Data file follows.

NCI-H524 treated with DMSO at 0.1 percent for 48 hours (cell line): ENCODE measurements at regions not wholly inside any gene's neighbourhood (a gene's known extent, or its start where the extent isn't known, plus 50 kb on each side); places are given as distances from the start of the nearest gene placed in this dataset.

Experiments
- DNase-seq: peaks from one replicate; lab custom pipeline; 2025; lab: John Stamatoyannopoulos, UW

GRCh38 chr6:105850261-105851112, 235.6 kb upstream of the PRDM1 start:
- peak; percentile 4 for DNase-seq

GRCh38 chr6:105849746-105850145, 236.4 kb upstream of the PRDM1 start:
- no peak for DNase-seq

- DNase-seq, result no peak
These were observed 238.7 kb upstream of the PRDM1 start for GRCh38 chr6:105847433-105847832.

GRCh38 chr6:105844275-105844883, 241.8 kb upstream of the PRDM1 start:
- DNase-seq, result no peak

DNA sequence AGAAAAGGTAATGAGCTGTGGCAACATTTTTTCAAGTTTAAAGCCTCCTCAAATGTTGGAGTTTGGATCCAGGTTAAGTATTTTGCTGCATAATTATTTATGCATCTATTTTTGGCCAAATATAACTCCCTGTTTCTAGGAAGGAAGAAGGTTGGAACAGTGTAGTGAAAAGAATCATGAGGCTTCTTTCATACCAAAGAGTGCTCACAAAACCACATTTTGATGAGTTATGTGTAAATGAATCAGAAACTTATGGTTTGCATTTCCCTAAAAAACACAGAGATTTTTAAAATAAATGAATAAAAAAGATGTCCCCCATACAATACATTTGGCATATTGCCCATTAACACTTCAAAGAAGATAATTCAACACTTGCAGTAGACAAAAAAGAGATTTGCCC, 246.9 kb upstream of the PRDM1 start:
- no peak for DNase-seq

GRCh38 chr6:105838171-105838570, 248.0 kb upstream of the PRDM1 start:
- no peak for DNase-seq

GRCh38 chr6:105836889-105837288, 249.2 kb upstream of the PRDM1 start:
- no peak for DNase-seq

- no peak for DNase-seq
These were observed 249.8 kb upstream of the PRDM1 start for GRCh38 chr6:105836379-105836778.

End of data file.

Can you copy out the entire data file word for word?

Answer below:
NCI-H524 treated with DMSO at 0.1 percent for 48 hours (cell line): ENCODE measurements at regions not wholly inside any gene's neighbourhood (a gene's known extent, or its start where the extent isn't known, plus 50 kb on each side); places are given as distances from the start of the nearest gene placed in this dataset.

Experiments
- DNase-seq: peaks from one replicate; lab custom pipeline; 2025; lab: John Stamatoyannopoulos, UW

GRCh38 chr6:105850261-105851112, 235.6 kb upstream of the PRDM1 start:
- peak; percentile 4 for DNase-seq

GRCh38 chr6:105849746-105850145, 236.4 kb upstream of the PRDM1 start:
- no peak for DNase-seq

- DNase-seq, result no peak
These were observed 238.7 kb upstream of the PRDM1 start for GRCh38 chr6:105847433-105847832.

GRCh38 chr6:105844275-105844883, 241.8 kb upstream of the PRDM1 start:
- DNase-seq, result no peak

DNA sequence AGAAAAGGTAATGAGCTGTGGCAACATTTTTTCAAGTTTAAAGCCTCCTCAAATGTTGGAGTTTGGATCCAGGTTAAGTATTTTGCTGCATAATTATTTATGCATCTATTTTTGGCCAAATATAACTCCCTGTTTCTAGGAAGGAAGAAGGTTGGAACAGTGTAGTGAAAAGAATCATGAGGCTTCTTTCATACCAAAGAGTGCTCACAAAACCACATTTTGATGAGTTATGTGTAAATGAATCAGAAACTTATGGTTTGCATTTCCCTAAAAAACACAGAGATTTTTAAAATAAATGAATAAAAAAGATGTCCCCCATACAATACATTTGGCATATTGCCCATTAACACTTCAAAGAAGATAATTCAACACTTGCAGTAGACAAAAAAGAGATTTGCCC, 246.9 kb upstream of the PRDM1 start:
- no peak for DNase-seq

GRCh38 chr6:105838171-105838570, 248.0 kb upstream of the PRDM1 start:
- no peak for DNase-seq

GRCh38 chr6:105836889-105837288, 249.2 kb upstream of the PRDM1 start:
- no peak for DNase-seq

- no peak for DNase-seq
These were observed 249.8 kb upstream of the PRDM1 start for GRCh38 chr6:105836379-105836778.